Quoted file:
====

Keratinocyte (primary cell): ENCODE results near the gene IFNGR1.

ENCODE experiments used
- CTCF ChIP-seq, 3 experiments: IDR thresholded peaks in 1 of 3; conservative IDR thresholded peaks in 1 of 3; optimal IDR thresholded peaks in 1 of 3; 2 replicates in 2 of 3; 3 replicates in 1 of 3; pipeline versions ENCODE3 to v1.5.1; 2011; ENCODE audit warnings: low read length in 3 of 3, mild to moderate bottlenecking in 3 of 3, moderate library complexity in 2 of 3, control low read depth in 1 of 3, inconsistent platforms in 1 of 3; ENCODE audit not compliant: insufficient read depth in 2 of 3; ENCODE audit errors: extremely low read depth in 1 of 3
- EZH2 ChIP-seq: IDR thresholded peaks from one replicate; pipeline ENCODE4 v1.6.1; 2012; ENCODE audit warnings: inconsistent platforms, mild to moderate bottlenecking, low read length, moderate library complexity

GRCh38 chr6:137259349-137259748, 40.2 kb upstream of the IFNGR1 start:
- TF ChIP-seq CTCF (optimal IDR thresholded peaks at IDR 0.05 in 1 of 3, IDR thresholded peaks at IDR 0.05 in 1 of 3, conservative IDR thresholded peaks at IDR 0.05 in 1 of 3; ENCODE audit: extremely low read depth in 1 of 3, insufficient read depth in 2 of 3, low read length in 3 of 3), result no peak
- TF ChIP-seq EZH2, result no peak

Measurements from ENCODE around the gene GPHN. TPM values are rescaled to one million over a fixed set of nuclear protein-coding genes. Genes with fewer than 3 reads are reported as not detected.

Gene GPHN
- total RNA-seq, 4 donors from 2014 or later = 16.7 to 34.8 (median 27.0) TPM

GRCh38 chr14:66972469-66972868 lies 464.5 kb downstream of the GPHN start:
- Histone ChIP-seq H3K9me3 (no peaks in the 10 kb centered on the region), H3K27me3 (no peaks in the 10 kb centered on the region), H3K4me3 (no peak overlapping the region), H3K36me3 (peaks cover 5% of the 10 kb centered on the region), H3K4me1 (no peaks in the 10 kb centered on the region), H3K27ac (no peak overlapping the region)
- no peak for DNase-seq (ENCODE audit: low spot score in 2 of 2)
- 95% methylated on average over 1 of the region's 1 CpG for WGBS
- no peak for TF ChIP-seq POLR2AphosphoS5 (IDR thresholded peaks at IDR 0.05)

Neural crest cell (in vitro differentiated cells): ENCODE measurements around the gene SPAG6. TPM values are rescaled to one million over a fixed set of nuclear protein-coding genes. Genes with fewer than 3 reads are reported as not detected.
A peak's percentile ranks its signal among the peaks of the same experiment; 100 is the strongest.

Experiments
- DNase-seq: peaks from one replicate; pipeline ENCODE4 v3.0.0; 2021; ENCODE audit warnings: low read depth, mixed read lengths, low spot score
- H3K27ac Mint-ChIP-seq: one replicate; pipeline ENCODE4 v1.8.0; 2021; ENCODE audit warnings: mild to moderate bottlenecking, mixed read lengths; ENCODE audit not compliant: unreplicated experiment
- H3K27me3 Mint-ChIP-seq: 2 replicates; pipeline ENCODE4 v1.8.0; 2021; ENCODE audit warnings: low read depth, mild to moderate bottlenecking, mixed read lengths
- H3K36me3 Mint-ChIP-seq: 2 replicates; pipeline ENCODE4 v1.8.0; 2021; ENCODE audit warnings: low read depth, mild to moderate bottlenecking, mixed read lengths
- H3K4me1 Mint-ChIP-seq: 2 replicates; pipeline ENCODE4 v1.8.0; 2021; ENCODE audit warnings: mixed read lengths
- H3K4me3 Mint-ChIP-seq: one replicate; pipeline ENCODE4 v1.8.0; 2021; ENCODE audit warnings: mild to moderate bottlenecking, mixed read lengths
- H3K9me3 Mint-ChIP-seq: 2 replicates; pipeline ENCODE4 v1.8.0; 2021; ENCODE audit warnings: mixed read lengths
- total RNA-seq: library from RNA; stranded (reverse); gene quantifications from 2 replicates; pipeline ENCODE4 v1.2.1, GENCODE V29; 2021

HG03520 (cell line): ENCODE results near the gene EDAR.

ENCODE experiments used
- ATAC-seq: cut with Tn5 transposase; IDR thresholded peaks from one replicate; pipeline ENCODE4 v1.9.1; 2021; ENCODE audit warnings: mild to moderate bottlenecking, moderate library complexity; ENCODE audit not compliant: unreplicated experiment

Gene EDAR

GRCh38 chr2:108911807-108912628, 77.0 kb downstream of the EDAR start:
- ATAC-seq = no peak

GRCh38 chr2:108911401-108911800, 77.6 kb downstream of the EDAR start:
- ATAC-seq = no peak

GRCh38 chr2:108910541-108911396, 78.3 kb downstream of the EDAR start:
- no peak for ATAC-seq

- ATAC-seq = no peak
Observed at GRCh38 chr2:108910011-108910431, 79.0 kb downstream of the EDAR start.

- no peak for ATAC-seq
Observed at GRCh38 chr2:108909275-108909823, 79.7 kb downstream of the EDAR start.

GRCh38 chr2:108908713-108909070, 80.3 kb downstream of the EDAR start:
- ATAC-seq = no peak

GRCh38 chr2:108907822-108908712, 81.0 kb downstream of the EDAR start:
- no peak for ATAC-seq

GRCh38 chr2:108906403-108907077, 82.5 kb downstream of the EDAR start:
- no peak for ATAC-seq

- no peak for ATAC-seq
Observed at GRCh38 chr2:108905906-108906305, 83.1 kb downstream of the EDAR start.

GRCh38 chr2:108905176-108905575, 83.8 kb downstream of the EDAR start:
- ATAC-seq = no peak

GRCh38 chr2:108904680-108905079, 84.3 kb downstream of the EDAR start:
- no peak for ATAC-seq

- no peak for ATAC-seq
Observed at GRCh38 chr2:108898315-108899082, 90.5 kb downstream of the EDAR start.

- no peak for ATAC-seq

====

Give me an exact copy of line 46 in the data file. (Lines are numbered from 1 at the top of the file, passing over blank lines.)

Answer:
- no peak for ATAC-seq